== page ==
I’ve been grieving the loss of my health for the last year and eight months. Now, for those of you who have never had major health issues, you probably think I should have moved on by now, right? For any of you who have had your diagnosis for the entirety of your life or from a very young age, maybe you’ll give me more time, but you may also think that at a certain point I need to put on my big girl pants and get on with it. But those of you who had good health and then fell ill, losing such a huge portion of your life, you understand what I mean when I say I’m still grieving.

I know I’ve broached this subject before, I probably will again to be honest, but for the first time in months I finally feel like writing again. Why you ask? Because I’m still grieving. This all still hurts. And it’s so much easier to crawl back in my hole than to try and make you all understand how it feels.

For the majority of people with any sort of chronic illness or pain, winter is awful! I live in Canada and although winter solstice is right around the corner, we still only have sun for a maximum of 8 hours a day at the moment. It gets very depressing when there are many days where it’s very gloomy and we don’t see the sun for days at a time. And the days when it is sunny, it’s extremely cold. Everything hurts because of the cold and the damp weather. It hurts just to wear the heavy coats and layers of clothing. If it’s bad weather I’m stuck in the house. Even on nice days, to take my daughter out takes an exorbitant amount of energy just to get us both bundled up to go outside.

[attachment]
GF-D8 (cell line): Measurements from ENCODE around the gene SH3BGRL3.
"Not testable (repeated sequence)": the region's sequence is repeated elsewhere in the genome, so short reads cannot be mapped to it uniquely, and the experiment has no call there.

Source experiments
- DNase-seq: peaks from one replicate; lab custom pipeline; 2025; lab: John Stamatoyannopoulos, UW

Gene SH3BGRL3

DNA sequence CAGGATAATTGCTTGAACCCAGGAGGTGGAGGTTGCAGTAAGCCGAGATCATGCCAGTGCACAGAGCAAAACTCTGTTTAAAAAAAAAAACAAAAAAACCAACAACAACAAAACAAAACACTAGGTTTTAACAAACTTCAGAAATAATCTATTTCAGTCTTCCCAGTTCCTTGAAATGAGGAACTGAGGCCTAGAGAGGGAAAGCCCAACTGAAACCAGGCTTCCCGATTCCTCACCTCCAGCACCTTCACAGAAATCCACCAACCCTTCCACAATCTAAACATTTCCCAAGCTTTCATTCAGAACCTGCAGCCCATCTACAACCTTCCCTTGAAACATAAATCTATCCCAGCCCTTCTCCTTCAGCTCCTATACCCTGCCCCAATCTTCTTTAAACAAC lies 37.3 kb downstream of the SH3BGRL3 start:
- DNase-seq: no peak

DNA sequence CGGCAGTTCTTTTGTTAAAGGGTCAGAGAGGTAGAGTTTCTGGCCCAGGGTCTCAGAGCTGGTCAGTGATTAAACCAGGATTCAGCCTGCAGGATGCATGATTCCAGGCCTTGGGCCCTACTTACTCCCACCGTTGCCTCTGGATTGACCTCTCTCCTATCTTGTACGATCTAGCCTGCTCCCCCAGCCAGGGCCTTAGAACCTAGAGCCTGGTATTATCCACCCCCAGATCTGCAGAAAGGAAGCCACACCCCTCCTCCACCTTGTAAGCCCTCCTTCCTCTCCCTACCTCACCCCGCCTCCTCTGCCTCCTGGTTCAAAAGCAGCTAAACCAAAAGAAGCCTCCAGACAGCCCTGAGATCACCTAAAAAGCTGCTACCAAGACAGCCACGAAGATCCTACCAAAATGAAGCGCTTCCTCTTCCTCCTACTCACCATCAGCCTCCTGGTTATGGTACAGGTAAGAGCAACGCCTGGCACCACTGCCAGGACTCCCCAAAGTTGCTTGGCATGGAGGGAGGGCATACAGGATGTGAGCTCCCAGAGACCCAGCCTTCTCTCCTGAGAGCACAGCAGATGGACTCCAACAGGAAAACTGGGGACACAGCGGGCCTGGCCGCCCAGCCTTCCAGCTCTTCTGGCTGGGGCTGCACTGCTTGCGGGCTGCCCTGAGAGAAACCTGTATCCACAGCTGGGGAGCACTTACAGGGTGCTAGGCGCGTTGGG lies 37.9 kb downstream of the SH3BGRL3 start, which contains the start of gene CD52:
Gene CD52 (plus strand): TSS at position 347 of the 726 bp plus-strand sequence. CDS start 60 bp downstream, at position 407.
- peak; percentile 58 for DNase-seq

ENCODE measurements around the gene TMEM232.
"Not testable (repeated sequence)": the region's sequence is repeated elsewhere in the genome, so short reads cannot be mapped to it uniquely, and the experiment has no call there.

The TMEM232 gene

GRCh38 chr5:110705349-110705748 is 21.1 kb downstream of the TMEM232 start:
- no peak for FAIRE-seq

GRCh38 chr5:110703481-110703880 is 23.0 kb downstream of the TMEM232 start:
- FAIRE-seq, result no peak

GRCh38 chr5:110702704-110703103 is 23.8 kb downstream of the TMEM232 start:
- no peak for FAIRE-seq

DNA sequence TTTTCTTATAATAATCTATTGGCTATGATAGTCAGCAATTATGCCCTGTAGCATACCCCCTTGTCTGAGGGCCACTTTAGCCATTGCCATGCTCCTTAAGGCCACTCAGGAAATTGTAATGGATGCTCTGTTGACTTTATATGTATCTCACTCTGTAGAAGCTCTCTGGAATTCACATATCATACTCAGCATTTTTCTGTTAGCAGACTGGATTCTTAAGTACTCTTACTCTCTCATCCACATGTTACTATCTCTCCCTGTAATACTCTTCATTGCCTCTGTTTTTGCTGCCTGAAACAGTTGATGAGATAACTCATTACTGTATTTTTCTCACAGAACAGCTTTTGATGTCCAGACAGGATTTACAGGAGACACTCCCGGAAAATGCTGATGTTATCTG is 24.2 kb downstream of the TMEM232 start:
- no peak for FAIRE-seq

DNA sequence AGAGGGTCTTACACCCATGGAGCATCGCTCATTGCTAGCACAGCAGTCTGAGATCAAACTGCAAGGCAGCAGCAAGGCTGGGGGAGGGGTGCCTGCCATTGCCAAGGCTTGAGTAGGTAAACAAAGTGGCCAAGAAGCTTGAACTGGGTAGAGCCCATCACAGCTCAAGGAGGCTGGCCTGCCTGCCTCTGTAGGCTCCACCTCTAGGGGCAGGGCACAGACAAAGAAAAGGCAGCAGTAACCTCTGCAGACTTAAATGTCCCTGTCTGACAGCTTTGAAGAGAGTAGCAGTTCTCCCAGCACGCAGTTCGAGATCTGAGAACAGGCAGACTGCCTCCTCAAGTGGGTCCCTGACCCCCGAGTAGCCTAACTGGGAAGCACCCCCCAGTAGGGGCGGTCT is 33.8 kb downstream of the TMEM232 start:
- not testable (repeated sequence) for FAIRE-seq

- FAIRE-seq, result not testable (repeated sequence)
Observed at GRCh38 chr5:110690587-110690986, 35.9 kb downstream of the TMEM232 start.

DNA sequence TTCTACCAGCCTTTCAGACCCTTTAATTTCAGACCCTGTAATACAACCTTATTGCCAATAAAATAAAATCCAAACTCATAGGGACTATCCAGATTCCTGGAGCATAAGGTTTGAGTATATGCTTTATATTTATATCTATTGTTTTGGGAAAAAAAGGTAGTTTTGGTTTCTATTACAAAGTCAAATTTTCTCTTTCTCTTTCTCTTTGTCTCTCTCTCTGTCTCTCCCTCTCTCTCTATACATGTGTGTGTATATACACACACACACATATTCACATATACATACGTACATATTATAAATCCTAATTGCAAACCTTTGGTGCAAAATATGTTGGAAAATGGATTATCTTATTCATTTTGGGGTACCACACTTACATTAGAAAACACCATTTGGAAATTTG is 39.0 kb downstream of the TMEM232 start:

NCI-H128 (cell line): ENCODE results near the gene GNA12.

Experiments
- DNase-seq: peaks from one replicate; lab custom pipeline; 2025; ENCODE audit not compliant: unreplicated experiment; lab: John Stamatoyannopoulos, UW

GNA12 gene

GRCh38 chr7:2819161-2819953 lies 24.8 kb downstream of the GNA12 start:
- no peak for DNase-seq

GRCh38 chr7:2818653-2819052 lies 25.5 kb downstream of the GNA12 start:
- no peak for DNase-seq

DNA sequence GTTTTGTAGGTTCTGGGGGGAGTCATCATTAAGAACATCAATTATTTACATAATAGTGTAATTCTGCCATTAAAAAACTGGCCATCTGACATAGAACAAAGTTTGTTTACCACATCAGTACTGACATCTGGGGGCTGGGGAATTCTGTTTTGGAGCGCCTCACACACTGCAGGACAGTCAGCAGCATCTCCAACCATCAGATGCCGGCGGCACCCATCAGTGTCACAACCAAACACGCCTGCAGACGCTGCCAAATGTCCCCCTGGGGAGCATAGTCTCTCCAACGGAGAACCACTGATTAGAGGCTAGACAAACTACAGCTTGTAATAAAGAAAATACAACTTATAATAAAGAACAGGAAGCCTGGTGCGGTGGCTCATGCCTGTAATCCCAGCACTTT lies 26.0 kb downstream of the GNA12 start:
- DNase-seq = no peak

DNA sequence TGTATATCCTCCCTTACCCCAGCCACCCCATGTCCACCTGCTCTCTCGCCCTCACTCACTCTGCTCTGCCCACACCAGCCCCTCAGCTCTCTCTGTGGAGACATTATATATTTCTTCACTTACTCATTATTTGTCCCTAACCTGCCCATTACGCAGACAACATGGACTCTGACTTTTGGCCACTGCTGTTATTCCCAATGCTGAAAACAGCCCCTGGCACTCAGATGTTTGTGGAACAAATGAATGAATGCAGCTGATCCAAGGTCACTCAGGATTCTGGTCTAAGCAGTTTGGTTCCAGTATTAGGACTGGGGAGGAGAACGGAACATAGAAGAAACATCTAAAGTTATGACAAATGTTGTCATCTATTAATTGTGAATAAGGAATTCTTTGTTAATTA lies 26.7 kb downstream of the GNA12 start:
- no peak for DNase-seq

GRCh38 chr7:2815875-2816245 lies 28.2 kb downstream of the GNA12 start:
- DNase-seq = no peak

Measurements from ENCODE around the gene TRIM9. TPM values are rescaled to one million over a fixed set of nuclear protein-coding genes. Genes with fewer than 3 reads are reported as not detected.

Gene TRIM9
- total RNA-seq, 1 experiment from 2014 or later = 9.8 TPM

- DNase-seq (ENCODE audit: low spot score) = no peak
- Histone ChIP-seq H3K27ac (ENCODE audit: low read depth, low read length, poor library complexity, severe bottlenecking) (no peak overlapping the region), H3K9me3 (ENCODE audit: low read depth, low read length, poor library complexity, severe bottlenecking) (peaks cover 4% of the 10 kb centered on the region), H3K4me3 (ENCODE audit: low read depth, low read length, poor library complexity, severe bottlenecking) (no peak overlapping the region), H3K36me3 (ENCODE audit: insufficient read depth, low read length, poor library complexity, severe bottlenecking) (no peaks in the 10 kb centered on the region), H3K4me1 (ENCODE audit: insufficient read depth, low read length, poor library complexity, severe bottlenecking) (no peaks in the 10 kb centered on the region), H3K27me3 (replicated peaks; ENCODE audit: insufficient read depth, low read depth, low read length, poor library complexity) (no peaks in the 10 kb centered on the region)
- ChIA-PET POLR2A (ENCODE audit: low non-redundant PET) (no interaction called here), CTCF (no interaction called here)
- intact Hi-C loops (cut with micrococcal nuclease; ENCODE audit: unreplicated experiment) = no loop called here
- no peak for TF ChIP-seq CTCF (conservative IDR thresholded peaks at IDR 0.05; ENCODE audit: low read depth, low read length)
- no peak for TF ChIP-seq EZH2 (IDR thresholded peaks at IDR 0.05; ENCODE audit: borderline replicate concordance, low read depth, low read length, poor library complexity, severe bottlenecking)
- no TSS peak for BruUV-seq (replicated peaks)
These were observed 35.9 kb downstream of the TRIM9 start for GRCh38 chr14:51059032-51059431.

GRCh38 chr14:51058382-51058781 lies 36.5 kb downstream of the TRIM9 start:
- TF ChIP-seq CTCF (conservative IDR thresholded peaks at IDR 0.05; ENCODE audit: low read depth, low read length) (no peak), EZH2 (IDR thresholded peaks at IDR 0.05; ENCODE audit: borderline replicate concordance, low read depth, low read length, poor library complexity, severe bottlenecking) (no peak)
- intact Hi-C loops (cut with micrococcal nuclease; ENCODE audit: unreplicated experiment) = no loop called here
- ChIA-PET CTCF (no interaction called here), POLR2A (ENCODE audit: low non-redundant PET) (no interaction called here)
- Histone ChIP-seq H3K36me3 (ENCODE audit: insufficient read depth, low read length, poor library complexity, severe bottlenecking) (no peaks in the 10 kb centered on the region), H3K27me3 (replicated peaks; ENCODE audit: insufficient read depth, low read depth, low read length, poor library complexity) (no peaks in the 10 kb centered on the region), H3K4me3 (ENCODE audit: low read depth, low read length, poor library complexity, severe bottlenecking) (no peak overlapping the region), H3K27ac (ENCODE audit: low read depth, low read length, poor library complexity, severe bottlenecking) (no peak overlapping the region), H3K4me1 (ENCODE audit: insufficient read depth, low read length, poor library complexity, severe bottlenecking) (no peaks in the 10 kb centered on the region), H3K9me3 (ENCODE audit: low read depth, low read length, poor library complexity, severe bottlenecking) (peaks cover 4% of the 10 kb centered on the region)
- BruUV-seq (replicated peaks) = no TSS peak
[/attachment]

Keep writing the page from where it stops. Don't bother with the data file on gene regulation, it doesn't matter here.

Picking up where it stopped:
I’m reminded on a daily basis of what I once had. The holidays make it well known to me that I am still very sick. I spend the rest of my day exhausted and in pain if I decide to take a couple hours to bake or go do my Christmas shopping. I have had to turn down parties knowing I need to save my energy for other events. I’m not even able to go see my family this year because the travel will cost me too much for the short amount of time I’d be able to spend with them.

I think all of this still part of the grieving process. It’s hard to shake the sadness off. I’m forcing myself to get out of the house, to shower, to get dressed. All things people who grieve struggle with on a daily basis.

I literally can’t go a single day without being reminded of what I’ve lost. Some days are easier than others. Will I ever have a day that I don’t feel sadness? Jealousy of others living without an illness? Anger that this all happened to me? No clue. But I know that I’m not giving up. I will trudge through this. And I will take all the time I need. I refuse to put a timeline on my grieving.

facebook

Broken

facebook

In Japan, there’s a term called “Kintsukoroi”; it refers to broken objects which are repaired with gold. This way, the flaw is seen as a unique attribute to its history and adds to its beauty.